Indiana’s Freetown Village Brings African American History to Life
As a student, history was never her thing. But as an adult, Ophelia Wellington became fascinated by the seldom-told stories of African Americans who founded communities based on freedom in the years before, during and after the Civil War. Her study inspired her to create Freetown Village in 1982.
“Our mission is to teach people about African American history and culture in Indiana,” explains Wellington, who makes her research relatable by tapping into the personal side of the past. “History is made by real people with feelings, dreams, emotions and desires.”
As a living museum, Freetown Village uses storytelling and song to bring Indiana’s hidden history to life. Costumed interpreters portray fictionalized, composite characters in addition to real-life historical figures such as Madam C.J. Walker, a trailblazing hair care entrepreneur who built a multimillion-dollar empire in the 19th century.
Bringing History to Life
A native of St. Louis and a former teacher, Wellington brings Missouri’s “show me” spirit to her nearly 40-year passion project.
“As a teacher, I always tried to get students engaged in the classroom. When you can get people excited about what they’re learning, they’ll take it from there,” she says. “If you show someone history, they’ll remember it. Some people saw a Freetown Village performance as a child and still remember it today.”
The inaugural program highlighted the origins of the fictional Freetown Village, describing how former slaves traveled north from Kentucky, Tennessee and other states to settle in the free state of Indiana.
“Freetown Village represents more than 70 African American communities scattered throughout Indiana following the Civil War,” Wellington says. “Around 1870, settlements like Freetown Village emerged to provide safe places for African Americans to pursue economic independence, education and happiness.”
Based largely on questions and interest from audience members, the museum has evolved to offer about 20 programs over the years.
For example, a line of dialogue in the museum’s very first show mentions an upcoming wedding. The marriage ceremony would have been particularly meaningful to newly freed slaves who were previously not allowed to marry legally. Wellington began researching African American wedding customs, as well as food and music of the period, to create a program about weddings.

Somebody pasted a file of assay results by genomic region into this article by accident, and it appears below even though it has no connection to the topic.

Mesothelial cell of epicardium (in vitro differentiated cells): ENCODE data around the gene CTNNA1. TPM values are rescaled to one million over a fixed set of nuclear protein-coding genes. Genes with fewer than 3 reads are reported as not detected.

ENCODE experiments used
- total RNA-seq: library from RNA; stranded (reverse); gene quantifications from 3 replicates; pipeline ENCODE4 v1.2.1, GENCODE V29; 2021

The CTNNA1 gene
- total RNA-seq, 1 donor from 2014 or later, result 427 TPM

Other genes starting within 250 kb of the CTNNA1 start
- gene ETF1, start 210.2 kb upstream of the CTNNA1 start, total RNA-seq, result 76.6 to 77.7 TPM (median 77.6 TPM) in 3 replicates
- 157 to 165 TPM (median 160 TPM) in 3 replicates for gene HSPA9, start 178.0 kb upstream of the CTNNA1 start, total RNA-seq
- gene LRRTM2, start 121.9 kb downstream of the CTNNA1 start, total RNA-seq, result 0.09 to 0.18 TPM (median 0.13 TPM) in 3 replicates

Songs of the Soul
Freetown Village is powered by a dedicated group of actors, singers and educators. Performers hit the road frequently, taking their unique blend of entertainment and education to audiences across the Midwest.
Freetown Village’s most popular programs allow audience members to hear history.
“Hearing our singers perform old Negro spirituals in period costumes helps people understand the deeper meaning to the songs,” Wellington says. “In the context of families ripped apart by slavery, the song Sometimes I Feel Like a Motherless Child takes on new meaning. So many African American children had nobody to tuck them in at night; nobody telling them, ‘Everything’s going to be okay.’”
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A Meaningful Mission
In 2020, the COVID-19 crisis temporarily put a halt to many of Freetown Village’s activities, including its signature summer camp for kids and a popular dinner program featuring storytelling, music, food and parlor games. In 2021, Freetown Village will continue touring (as the pandemic allows) while also introducing more online programming.
The eye-opening performances and mission of Freetown Village remain as relevant and needed as ever.
“A lot of our history is not known, and some has been deliberately minimized or eliminated. But there are so many interesting stories about people prevailing and standing up for what they believed in,” says Wellington, who recently researched real estate agents who took a stand against the discriminatory practice of “redlining” by selling houses to people of color in neighborhoods that were previously inaccessible to them.
In her mission to portray a more accurate and fuller picture of American history, Wellington frequently receives feedback that is music to the ears of every educator: “I never knew that.”
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